Bluebird Books to open next month in downtown Detroit Lakes
"Bluebirds are a symbol of happiness, and bookstores have always been my happy place," says Detroit Lakes resident Amy Erickson, discussing the choice of name for her new business, Bluebird Books. The independent local bookstore will open its doors at 813 Washington Avenue in mid-May.
DETROIT LAKES — "It's been my lifelong dream."
That's the answer Amy Erickson gives when asked why she decided to open her own independent bookstore in downtown Detroit Lakes.
"I honestly didn't think I'd be able to make it happen," she added. "I don't have any experience in retail. My background is in food service, education and the hotel business."
But after lengthy discussions/negotiations with her husband, Jed, a lot of research and some careful location scouting, Bluebird Books will open its doors at 813 Washington Avenue (next door to Roasted) in mid-May. An official start date is yet to be determined.
"Bluebirds are a symbol of happiness, and bookstores have always been my happy place," Erickson said, explaining the choice of name. "I've been a voracious reader for as long as I can remember."
It was her love of books, and the desire to spread that passion to younger generations of readers, that led Erickson to establish the Lakes Area Imagination Library in 2011 — just a year after she and Jed moved their family to Jed's childhood hometown of Detroit Lakes.
Prior to that, the Ericksons had been raising their children — Alex, Anika and Jake — in Cabo San Lucas, Mexico, where Jed is still involved in the family business, Cabo Villas Beach Resort and Spa.
Since moving to Detroit Lakes nearly 12 years ago, Erickson has primarily been a stay-at-home mom, though she is also a member of the Detroit Lakes School Board (since being elected to her first term in 2016) and an active volunteer for a variety of causes.
The one dearest to her heart, she said, is the local Imagination Library, which is part of the national nonprofit organization started by entertainer Dolly Parton in 1995 . The organization puts free books into the hands of kids between the ages of zero and 5.
Parents who register their young children at imaginationlibrarydl.org get one free book delivered to their home each month, which adds up to 12 books a year, at no cost to them. Since 2014, the local chapter has served all of Becker County.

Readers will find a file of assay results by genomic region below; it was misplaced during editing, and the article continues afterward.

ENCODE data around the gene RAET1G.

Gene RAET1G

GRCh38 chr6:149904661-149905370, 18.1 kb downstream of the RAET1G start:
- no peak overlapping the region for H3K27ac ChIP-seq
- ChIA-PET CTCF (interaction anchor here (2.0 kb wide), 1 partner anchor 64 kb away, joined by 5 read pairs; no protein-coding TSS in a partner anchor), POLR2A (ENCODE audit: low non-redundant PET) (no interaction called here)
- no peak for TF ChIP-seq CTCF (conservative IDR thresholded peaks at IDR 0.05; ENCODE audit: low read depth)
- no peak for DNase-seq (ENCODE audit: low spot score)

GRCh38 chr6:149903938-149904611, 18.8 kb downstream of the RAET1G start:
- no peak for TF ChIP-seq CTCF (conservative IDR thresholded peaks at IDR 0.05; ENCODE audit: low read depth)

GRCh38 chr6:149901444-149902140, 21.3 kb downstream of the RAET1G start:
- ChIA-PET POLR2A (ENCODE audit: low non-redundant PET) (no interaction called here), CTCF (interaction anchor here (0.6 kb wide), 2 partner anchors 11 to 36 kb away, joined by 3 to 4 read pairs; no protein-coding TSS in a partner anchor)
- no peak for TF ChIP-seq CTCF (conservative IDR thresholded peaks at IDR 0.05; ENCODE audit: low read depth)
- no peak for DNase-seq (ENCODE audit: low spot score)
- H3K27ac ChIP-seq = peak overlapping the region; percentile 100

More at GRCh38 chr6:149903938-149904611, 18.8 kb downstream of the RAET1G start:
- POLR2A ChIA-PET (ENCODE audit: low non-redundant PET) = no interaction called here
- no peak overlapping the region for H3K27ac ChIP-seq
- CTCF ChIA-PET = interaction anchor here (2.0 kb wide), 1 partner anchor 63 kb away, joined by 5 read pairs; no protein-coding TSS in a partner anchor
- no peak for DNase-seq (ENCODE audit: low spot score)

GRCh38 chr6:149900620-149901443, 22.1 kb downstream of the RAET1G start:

While she will continue to be involved in that effort, Erickson's focus is now directed toward the establishment of her new business.
"I'm leasing 1,550 square feet of space next to Roasted," said Erickson, noting that the space used to be home to 180 Balance yoga and fitness studio, which has relocated to the Washington Square Mall.
The store will stock more than 8,000 new books in the full range of genres in both fiction and nonfiction, as well as children's, young adult and adult titles. Erickson said she has no plans to include used books at this time, though the store will have a variety of greeting cards, comic books, kids' toys, puzzles, coffee mugs and other gift items.
The store will have a casual seating area with sofas, tables and chairs scattered about so people can browse through books prior to purchasing them. There are no plans to offer food or beverages.
"Eventually, I'd like to host book signings and things of that nature," Erickson said, adding that there will be spaces available in the store for groups like quilters and book clubs to reserve for meetings.
"I hope it's a place where people can feel comfortable," she said. "I'd like to provide a happy experience for everyone who walks in the door."
Initially, Erickson said, the bookstore will be staffed primarily by her own family, as well as some high school students who have flexible schedules, though she's still working out those details.
Though she admitted that a small, independent bookstore like hers can't compete with nationwide providers like Amazon or Barnes & Noble when it comes to variety or prices, what she can provide is an environment where people can ask questions, browse, socialize and just talk about books with each other.
For those who like to purchase their books online, she added, there are two websites that support small, independent local booksellers like hers.
"There's something called bookshop.org , where you can buy your books online and choose a local bookseller to receive part of the sale price, then have your books delivered directly to your home," she said. "And for audio books, there's a similar site called libro.fm , where you can also choose a local bookstore to receive a portion of the profits.
"I would encourage anyone to do that, even if they don't choose to support my store," Erickson said, adding, "One thing I've learned is the world of independent booksellers is very tight-knit and wants everyone to succeed. They support each other."
Bluebird Books also has a website of its own, bluebirdbooks.store , which currently has a message on its home page saying that it's "Opening Soon!"
"I think every town should have its own bookstore," Erickson said.